This would be brag-worthy if it were true, but it isn’t. Check the table below:

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There has been an increase of 30% in the pace of highway construction between 2014-15 and 2015-16, from about 12 to just under 16 km/day. While that’s commendable, it is the same pace of highway building that the policy-paralysed United Progressive Alliance (UPA) achieved in 2012-13.

Mr Gadkari has a penchant — like others in his government — for exaggeration. Perhaps he should hold the boasts for when the pace of highway construction actually exceeds the (did I mention demotivated and paralysed?) UPA’s.

A tax too far

The Bharatiya Janata Party (BJP)’s minority status in the Rajya Sabha has proven to be a big impediment to its legislative goals, and the long-delayed Goods and Services Tax (GST) — which needs a 2/3rds majority in the Rajya Sabha to pass — seems as distant as ever.

In the Rajya Sabha elections held for 12 seats this week in Assam, Kerala, Nagaland, Punjab and Tripura, the Indian National Congress (INC) dipped from 66 to 63 seats (in the 245-seat upper house), while the BJP was flat at 48. The INC might drop another seat in the Rajya Sabha in the coming 4-5 months while the BJP could gain another three, but the ruling coalition is unlikely to make any meaningful gains in the upper house until 2018, close to the end of its term.

This is what the Rajya Sabha could look like by August:

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Clearly, the BJP will need the support of several uncommitted regional parties to pass bills through the upper house until at least 2018, and probably beyond.

And what of the GST? In a recent investor note, Morgan Stanley argued that:

The key to the bill’s passage is a reduction in the number of Upper House members opposing the bill. That number currently stands at 91 and it needs to fall to 82 for the bill to clear – we forecast that to happen by July 2016.

Not so fast.  It seems as if the Morgan Stanley analysts are treating the Janata Dal (United) as a GST supporter and placing the AIADMK — a vocal GST opponent — into the “opposing” column. But that’s overly optimistic: the JD(U) has a coalition in Bihar with the INC and is unlikely to vote for the GST bill. Neither are the two Left parties that control nine seats between them. And the Kerala, and Tam

The conclusion: this round of Rajya Sabha elections changes nothing for the BJP, it’ll still need INC support to pass the GST.

Sugar-coating urea

At a 21 Feb 2015 rally in Bargarh, Odisha, Prime Minister Narendra Modi accused an array of “unscrupulous forces” of trying to bring down his government. In the rogues’ gallery he included the owners of chemical factories who he said were angry at his government’s distribution of neem-coated urea, which had ended the profitable diversion of subsidised urea — meant for farmers — to their factories.

Compared with standard urea, neem-coated urea is said to improve productivity and reduce the diversion of subsidised fertiliser to those who can afford to pay market prices. It doesn’t make a meaningful dent in the country’s gigantic fertiliser subsidy bill (see below), but there are some savings.

So what’s the problem? As usual, Modi’s tendency to hog credit for initiatives that his predecessors have substantially contributed to. For once, Modi managed to acknowledge previous governments in his 15 August 2015 Independence Day speech, in which he identified urea pilferage as an issue. Modi admitted that neem-coating was “an idea propounded by scientists and this idea has not only been brought before my government, it has come before previous governments as well.” But he went on to imply that those governments had done little, and stated that “pilferage of urea cannot be stopped unless we go for cent per cent neem-coating of urea”. Modi has since taken “cent per cent” credit for the scheme (here and here).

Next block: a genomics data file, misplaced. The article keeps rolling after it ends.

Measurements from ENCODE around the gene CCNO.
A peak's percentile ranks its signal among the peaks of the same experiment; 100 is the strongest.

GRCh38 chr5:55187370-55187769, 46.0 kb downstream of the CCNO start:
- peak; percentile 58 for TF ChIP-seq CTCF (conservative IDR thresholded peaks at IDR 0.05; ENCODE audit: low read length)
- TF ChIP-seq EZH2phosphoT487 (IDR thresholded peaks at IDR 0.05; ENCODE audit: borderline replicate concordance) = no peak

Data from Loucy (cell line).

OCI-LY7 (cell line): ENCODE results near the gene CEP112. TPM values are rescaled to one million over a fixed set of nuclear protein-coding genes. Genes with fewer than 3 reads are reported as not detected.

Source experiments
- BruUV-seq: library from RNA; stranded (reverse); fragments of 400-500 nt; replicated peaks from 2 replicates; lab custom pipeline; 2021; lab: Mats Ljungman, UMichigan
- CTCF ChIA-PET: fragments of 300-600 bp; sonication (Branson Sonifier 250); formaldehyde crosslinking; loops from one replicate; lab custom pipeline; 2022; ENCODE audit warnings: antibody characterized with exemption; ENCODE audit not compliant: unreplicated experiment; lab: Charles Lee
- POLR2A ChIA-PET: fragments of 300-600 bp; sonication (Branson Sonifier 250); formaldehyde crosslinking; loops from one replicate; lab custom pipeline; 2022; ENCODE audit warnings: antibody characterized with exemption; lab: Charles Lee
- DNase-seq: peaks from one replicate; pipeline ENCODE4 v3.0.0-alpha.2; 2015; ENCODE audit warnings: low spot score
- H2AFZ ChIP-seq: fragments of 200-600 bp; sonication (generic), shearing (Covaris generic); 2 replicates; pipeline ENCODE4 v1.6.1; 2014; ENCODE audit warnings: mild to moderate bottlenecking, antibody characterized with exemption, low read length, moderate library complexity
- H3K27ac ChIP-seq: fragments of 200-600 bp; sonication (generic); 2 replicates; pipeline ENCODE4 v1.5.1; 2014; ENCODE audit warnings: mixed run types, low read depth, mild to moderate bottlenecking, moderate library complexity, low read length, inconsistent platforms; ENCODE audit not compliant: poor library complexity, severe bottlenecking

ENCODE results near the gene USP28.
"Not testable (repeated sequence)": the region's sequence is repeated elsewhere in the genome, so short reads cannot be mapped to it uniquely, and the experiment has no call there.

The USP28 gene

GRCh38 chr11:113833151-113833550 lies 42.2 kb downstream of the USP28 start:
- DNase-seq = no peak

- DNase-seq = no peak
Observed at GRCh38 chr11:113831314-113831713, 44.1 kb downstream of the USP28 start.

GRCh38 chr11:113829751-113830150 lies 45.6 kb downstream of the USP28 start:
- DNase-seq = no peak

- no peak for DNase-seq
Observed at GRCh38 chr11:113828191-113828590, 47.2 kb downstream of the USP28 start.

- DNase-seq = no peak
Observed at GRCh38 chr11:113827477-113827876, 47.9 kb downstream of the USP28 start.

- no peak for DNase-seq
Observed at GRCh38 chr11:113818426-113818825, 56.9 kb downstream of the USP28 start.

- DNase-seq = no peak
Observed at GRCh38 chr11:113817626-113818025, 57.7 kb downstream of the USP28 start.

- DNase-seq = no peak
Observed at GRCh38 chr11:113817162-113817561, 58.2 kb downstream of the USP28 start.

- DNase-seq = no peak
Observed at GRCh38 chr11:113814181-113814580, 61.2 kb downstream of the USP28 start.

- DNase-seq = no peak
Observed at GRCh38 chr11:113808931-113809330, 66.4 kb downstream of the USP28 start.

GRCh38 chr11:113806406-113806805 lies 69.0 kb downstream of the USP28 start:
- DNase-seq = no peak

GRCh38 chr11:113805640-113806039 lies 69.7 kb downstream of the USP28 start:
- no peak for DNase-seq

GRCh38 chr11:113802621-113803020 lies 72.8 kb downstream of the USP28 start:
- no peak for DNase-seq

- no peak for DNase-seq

So what are the facts?

One is that state-owned firms like National Fertilizers Limited have been making neem-coated urea for the past decade:

Another is that the UPA in 2011 raised the ceiling on neem-coated urea production from 20% to 35%, which led to sales of 63 lakh tonnes in 2013-14, about 28% of total urea production in the country. This represents genuine momentum.

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The figure for 2014-15 isn’t available yet, but neem-coated urea sales for National Fertilizers Limited and KRIBHCO were up 8% and 25% respectively, which appears to be in line with this trend.

The next big push came from the government’s 25 May 2015 decision to make all domestically-produced urea neem-coated, which should lead to a big jump in its output in 2015-16. A recent Department of Fertilizers presentation stated that 77% of domestic urea production already consists of neem-coated urea. If so, Modi should genuinely be able to take credit for a substantial jump in neemification.

That said, all this rhetoric about neem-coated urea distracts from the government’s failure to raise the highly subsidised price of urea, unchanged for six years at Rs 5,360/tonne — about a third of what it costs to make. The urea subsidy not only adds Rs 50,000 crore to the fiscal deficit but contributes to the rampant overuse of urea (neem-coated or otherwise), harming soil productivity and poisoning our food chain. If the “weak” UPA was able in February 2010 to decontrol non-urea fertilisers and increase the urea price (by an admittedly token 10%), what’s holding back Modi’s “strong” majority government?

Modi’s autopilot achievements